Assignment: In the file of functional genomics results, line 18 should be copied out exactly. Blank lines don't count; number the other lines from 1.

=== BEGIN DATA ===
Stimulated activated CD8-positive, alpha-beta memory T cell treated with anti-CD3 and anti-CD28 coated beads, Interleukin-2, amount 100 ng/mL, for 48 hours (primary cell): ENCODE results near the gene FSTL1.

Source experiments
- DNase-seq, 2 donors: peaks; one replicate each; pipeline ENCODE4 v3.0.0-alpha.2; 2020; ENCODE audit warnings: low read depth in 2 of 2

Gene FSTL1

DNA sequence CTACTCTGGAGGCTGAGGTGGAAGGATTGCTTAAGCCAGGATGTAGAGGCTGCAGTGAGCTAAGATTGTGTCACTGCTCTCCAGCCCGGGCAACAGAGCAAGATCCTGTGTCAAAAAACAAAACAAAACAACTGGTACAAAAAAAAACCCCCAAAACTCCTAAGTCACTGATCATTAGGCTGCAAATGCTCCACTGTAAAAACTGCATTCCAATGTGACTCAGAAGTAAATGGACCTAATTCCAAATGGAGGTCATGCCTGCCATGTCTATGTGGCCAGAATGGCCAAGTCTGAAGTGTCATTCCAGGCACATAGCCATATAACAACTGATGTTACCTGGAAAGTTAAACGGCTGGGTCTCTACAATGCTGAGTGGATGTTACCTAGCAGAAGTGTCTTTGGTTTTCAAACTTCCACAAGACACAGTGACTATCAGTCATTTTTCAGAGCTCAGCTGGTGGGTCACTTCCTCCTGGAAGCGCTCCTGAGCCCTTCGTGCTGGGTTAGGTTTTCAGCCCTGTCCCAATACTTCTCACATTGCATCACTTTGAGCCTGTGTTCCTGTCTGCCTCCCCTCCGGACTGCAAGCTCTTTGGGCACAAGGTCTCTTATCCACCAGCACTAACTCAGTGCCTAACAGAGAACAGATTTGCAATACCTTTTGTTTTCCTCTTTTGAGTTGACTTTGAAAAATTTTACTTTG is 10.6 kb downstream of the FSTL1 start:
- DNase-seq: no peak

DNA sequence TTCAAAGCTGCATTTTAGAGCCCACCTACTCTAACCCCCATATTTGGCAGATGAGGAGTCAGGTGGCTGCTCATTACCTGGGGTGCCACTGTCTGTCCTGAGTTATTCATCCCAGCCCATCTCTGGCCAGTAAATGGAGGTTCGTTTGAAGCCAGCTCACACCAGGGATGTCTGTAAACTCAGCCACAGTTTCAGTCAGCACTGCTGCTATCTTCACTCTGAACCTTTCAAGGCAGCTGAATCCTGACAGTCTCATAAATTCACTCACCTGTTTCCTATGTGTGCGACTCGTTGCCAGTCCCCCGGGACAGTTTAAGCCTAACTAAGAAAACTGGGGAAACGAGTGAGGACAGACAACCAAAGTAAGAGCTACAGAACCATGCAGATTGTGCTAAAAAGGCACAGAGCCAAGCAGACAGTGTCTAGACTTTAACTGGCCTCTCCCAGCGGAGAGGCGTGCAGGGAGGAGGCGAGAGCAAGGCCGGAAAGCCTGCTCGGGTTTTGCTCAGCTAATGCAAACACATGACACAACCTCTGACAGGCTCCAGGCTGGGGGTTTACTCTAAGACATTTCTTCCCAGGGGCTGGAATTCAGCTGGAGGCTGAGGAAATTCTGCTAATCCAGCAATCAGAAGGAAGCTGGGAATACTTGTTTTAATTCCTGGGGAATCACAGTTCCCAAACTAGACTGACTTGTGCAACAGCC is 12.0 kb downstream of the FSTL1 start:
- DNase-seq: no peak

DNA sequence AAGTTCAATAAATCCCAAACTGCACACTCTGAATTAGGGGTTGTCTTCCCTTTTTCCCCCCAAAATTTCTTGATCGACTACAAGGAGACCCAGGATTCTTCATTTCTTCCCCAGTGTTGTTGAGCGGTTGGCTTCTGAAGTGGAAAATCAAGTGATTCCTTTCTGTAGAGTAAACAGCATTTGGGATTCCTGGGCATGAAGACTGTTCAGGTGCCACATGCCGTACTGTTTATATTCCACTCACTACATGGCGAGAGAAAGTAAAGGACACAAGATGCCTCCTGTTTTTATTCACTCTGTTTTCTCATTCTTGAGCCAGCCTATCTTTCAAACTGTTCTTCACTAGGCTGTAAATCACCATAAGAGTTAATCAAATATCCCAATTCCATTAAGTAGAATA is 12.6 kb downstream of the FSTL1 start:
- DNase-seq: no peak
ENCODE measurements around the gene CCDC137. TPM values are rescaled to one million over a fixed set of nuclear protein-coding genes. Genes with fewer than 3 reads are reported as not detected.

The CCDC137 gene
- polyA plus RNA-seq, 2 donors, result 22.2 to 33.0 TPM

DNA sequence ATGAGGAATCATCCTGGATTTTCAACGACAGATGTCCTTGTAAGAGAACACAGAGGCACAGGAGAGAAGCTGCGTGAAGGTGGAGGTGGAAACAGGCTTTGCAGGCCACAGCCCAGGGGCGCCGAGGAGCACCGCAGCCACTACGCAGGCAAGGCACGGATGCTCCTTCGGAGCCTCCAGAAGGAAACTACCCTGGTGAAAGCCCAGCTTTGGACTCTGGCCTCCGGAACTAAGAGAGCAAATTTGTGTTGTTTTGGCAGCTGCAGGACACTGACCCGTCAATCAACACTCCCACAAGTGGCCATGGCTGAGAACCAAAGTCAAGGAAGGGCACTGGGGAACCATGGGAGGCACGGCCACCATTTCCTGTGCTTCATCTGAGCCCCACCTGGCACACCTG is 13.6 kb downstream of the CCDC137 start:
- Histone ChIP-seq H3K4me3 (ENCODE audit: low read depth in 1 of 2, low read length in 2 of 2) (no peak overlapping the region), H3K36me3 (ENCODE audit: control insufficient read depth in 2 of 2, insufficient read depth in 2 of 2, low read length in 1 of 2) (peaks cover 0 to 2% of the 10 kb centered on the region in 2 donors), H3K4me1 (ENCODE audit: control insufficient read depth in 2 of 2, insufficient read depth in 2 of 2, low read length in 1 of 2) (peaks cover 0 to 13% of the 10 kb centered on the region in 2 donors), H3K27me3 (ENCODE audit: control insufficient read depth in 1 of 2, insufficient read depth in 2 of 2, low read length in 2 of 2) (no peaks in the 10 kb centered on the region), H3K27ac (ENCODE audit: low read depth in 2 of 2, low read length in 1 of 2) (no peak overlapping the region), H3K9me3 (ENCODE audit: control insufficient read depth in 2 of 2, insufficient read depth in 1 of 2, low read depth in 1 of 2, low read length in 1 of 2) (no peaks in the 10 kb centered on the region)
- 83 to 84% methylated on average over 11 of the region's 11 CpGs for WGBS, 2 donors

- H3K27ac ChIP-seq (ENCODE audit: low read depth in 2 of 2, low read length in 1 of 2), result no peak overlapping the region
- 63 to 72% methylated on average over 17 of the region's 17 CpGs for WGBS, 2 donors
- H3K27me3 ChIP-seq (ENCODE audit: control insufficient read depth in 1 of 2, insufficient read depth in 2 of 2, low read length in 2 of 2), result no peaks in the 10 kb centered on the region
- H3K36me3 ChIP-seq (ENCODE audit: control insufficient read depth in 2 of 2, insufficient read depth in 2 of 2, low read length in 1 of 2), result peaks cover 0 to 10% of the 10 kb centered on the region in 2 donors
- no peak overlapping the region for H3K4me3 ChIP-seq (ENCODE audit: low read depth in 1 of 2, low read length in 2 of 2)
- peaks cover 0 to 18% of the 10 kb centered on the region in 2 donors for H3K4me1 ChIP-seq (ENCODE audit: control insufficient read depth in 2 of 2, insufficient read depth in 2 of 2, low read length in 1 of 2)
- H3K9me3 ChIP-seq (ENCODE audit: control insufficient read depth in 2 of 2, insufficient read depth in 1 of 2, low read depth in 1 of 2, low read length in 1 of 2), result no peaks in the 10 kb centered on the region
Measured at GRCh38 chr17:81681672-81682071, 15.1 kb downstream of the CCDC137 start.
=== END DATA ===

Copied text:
- 63 to 72% methylated on average over 17 of the region's 17 CpGs for WGBS, 2 donors